Statisticide III: Nurse Lucia

This is the second follow up in the Statisticide thread. I will discuss here the trial of nurse Lucia de Berk.

At a children’s hospital in Netherlands in 2001, an unexpected infant death caused a review of past incidents. It was discovered that child nurse Lucia’s shift coincided with many of these incidents. Subsequently, these deaths till then thought unremarkable, were marked suspicious, and charges were pressed against Lucia for murder of her patients. The mainstay of the prosecution was their statistical argument: the probability of a nurse’s shift coinciding with so many incidents by mere chance was minute: 1 in 342 million! Lucia was sentenced to life imprisonment for 4 murders and 3 attempted murders.

A note of caution here: In two cases against Lucia, medical evidence was quoted as the basis of the guilty judgment. This evidence has since been contested by medical experts. It is not the point of this writing to convince you that Lucia was definitely innocent. I only point out the incongruity in the statistical argument, the miscalculation involved in obtaining 1 in 342 million, and the questionable relevance of this probability figure.

Based on preliminary analysis following the death of an infant during Lucia’s shift in September 2001, Lucia was suspected of being involved in as many as 30 incidents across hospitals she had worked in. Many of these could however not be linked to Lucia because of her absence during these. This set of incidents was no longer regarded as suspicious. This is the first and most primary of the statistical errors in this case. The list of suspicious incidents should have included all (and only) those deaths/near-deaths for which definite natural reasons could not be assigned. For instance, if there was a total of 50 incidents, of which 20 were unexplained, Lucia being present in (say) 10 of them, then the list should include all, and only, these 20 incidents; not only the 10 Lucia was present at. Lucia’s presence itself should not be criterion for classification. This is called confirmation bias: In the verification of a hypothesis, selecting relevant data again based on the same hypothesis. This obviously stacks the odds against Lucia!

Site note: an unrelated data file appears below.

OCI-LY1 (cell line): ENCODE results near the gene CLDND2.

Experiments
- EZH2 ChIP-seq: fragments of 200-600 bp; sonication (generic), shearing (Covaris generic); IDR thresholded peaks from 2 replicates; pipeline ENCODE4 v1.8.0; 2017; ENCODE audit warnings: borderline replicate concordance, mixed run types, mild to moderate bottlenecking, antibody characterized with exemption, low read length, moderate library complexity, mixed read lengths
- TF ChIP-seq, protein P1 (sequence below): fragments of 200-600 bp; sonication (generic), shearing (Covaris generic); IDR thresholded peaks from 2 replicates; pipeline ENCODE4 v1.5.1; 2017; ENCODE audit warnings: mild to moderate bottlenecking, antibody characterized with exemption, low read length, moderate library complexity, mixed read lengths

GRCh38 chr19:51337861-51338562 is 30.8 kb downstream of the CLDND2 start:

This problem was further compounded during data collection. Initially, many of the ‘suspect’ incidents were classified as ‘natural’, including the last infant death. When inquiries were made so as to reclassify incidents as suspicious or natural, the people who were asked these questions very obviously knew they were being asked to ascertain Lucia’s involvement. Considering that she was already being reviled in the media, and the 342 million figure was so widely known, their responses have very little chance of being unbiased.

Selectiveness in assessing data has another major issue. A very relevant question that needs to be asked is: What was the trend in ‘suspicious’ deaths before nurse Lucia arrived at the scene? Lucia’s hospital unit, reported 6 unexplained deaths during her two years there. However, the same unit also reported 7 unexplained deaths for about the same length of time before she arrived at her hunting ground!

Another issue is the choice of statistical models for determining the probability value. In such real-life problems, various statistical methods can be applied depending on the extent of information available and the assumptions. Using different models, estimates of the same probability, computed as 1 in 342 million by the prosecution, have been calculated to be as high as 1 in 10 and 1 in 48 (after also making corrections for the other issues with this figure). I am not detailing here the more technical issues (like multiplication of p-values instead of Fischer combinations, and deliberations on which models – Bayesian/Epidemiological etc.) regarding the computation of the 1 in 342 million number, but you are welcome to see the references for more.

Not only is the figure of 1 in 342 million highly suspicious, the question arises: is this number relevant at all. And here again, is the prosecutor’s fallacy. Mark Buchanan states in his article in Nature:

“The court needs to weigh up two different explanations: murder or coincidence. The argument that the deaths were unlikely to have occurred by chance (whether 1 in 48 or 1 in 342 million) is not that meaningful on its own — for instance, the probability that ten murders would occur in the same hospital might be even more unlikely. What matters is the relative likelihood of the two explanations. However, the court was given an estimate for only the first scenario.”

It’s not the probability of an innocent nurse’s shifts coinciding with the incidents, but the probability of a nurse whose shift coincides with the incidents being innocent, which is important. (This I pointed out earlier too, in the first article in this thread.)

Following protests by statisticians across the world, a Dutch government committee was set up to deliberate on whether or not to reopen Lucia’s case. Other evidence was also called into question recently following emergence of new facts. The case was subsequently reopened in October 2008. It might be the case that the culprit is statisticide, and not Lucia.



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